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News Article

Convergence of Technology, Data, and Healthcare

Wed, 09/09/2015 - 12:54

After presenting the panelists, Paola Abril Campos, Operations Manager at Carlos Slim Institute of Health, opened the second panel of Mexico Health Summit related to the Convergence of Technology, Data, and Healthcare: What the Future Holds. According to Campos, information, health, and technology are three words that are always together nowadays and there is a lot of potential and high expectations regarding reaching new heights to satisfy the demand for innovation in the country. “Our goal is for our patients to achieve the results they want, and for doctors to have the necessary equipment to make the right decisions at the right time,” said Campos.

The moderator began the discussion by asking the panelists how the data, health, and technology environment has evolved in Mexico. The first panelist to answer was Antonio Carrasco Ruiz, CEO of PLM, who stated that technology is a great way to achieve a better healthcare. He claimed that a multilateral relationship exists, including patients, doctors, pharmaceuticals, and all other aspects of the healthcare system, with patients at the center of all other factors. “We can see that the technology already exists, but we still need standardization and a common practice in the entire health ecosystem,” said Marianela Santos, Director General of Orben Communications and Health Angel Monitor Systems. “We still need to increase investment, but right now the most important action will be incorporating technology in the existing process.”

Campos continued by asking the panelists how ready the Mexican infrastructure was to receive these technologies and what could make the integration process easier. To do this, Eduardo Verges, General Manager of Boston Scientific, replied that in general, patients do not yet have access to telehealth or similar technological systems. “We do not have an emergency number or an emergency system that cares for the general public. If we compare ourselves to more developed countries we may find out infrastructure lacking, but we have also underutilized the assets that we do have with state of the art technology.”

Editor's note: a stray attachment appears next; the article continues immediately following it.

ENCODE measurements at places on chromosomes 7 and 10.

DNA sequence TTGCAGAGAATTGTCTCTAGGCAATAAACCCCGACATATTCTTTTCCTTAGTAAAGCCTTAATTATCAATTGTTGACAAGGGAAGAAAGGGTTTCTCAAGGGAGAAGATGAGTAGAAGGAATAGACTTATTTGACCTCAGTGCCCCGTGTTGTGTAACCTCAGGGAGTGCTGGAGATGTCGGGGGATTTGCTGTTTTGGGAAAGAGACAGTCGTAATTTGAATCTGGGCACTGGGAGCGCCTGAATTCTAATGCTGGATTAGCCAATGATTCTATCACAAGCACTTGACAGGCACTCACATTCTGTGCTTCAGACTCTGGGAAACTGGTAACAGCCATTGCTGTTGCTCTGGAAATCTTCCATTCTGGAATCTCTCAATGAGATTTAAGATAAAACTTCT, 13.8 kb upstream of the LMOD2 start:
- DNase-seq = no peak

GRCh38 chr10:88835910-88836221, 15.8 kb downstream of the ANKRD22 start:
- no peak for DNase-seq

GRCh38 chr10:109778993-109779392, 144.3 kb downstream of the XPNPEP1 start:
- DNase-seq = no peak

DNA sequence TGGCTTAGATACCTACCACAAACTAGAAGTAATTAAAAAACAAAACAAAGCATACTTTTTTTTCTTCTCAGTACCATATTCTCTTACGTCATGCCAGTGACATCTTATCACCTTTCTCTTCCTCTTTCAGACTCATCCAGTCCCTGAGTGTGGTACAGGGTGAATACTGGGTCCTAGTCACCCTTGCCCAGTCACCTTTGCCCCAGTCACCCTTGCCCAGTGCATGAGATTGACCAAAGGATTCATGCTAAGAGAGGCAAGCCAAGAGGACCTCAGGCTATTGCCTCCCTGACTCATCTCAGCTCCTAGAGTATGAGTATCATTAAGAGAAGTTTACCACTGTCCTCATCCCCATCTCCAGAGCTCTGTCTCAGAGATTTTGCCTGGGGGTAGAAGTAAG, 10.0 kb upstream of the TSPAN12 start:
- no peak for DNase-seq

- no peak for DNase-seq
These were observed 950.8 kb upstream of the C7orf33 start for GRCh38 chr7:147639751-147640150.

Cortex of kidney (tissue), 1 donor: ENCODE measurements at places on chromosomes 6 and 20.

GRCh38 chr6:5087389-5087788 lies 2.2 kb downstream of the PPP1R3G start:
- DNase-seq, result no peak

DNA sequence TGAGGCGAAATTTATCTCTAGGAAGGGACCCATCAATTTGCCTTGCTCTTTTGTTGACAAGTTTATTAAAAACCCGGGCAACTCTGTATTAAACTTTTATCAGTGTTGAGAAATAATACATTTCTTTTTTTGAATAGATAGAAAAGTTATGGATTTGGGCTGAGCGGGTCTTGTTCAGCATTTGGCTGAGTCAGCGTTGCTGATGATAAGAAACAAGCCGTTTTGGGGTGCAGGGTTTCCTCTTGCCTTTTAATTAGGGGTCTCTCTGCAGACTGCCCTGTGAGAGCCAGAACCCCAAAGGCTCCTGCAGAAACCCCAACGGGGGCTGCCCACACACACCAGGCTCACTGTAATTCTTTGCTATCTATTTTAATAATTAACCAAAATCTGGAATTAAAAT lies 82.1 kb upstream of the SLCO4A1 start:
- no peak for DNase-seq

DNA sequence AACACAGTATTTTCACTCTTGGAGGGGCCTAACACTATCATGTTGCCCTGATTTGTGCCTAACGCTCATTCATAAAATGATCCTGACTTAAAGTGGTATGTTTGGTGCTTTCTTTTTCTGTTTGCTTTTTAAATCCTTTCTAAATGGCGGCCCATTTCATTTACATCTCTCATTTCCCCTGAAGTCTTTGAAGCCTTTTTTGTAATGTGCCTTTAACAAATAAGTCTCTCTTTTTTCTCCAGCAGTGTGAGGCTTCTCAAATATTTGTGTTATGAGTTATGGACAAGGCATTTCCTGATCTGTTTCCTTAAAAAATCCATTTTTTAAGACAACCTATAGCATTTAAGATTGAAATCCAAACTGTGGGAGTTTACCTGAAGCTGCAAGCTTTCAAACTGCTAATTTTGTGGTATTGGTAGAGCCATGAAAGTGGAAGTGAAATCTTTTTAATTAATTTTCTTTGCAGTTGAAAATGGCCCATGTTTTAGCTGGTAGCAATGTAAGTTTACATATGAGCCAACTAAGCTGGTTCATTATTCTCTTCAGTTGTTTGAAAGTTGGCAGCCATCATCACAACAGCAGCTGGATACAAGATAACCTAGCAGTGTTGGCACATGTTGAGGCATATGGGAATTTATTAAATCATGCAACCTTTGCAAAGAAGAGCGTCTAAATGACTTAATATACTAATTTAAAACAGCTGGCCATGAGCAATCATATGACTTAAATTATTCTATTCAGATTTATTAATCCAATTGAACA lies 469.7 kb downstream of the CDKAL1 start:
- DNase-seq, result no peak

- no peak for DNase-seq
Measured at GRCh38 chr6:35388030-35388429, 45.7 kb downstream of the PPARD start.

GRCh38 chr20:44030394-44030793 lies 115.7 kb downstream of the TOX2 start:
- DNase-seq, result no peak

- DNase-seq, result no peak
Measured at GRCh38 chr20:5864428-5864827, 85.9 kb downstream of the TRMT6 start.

According to Santos, telehealth and telemedicine are not new. These services have been available in Europe since 1940, although there is greater access nowadays. “However, without the proper health programs to promote these alternatives, they cannot be a viable option.”

Carrasco elaborated on the importance of showing the public the advantages of these services, while Edna Álvarez, Latin America Manager at Malvern Instruments, stated that Mexico is currently facing a great challenge in terms of scientific education. Finally, Verges gave an example of an IMSS’ initiative called “Project Heart Attack,” in which the institution found out that it had the necessary infrastructure to respond to these situations, but it still had to update its processes to support its technology.

“We need to understand the reality we are living, as well as the integration the sector needs between all its players,” claimed Campos, before asking the other participants how they planned to achieve this kind of synergy.

Verges replied that the country needs more communication between companies, suppliers, and distributors, as well as a better access for the patients. According to him, institutions are creating more transparency, but companies need to seize those opportunities considering the patient as their top priority.

“Even though there is information about every patient, that data is not centralized. Standardization allows companies and pharmaceuticals to offer a better and more transparent service, which is leading us to a future where machines are now starting to make science, taking data directly from the patients,” stated Carrasco.
Santos added that in the US, health institutions have as much information and data management as any bank. “Mexico needs to adopt this vision and adapt its strategies to educate doctors from a business and investment perspective,” she concluded.